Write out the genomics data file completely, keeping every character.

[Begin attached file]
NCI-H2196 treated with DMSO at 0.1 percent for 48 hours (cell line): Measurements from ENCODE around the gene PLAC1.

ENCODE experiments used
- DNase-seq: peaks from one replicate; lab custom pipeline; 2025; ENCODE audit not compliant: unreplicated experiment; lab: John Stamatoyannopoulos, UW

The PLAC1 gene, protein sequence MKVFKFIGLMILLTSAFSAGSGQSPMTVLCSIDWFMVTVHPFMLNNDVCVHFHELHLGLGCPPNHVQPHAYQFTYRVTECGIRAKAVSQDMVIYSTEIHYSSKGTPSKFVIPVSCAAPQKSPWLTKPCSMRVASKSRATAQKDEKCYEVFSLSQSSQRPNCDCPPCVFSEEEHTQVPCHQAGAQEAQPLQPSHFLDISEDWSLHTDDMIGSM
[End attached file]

NCI-H2196 treated with DMSO at 0.1 percent for 48 hours (cell line): Measurements from ENCODE around the gene PLAC1.

ENCODE experiments used
- DNase-seq: peaks from one replicate; lab custom pipeline; 2025; ENCODE audit not compliant: unreplicated experiment; lab: John Stamatoyannopoulos, UW

The PLAC1 gene, protein sequence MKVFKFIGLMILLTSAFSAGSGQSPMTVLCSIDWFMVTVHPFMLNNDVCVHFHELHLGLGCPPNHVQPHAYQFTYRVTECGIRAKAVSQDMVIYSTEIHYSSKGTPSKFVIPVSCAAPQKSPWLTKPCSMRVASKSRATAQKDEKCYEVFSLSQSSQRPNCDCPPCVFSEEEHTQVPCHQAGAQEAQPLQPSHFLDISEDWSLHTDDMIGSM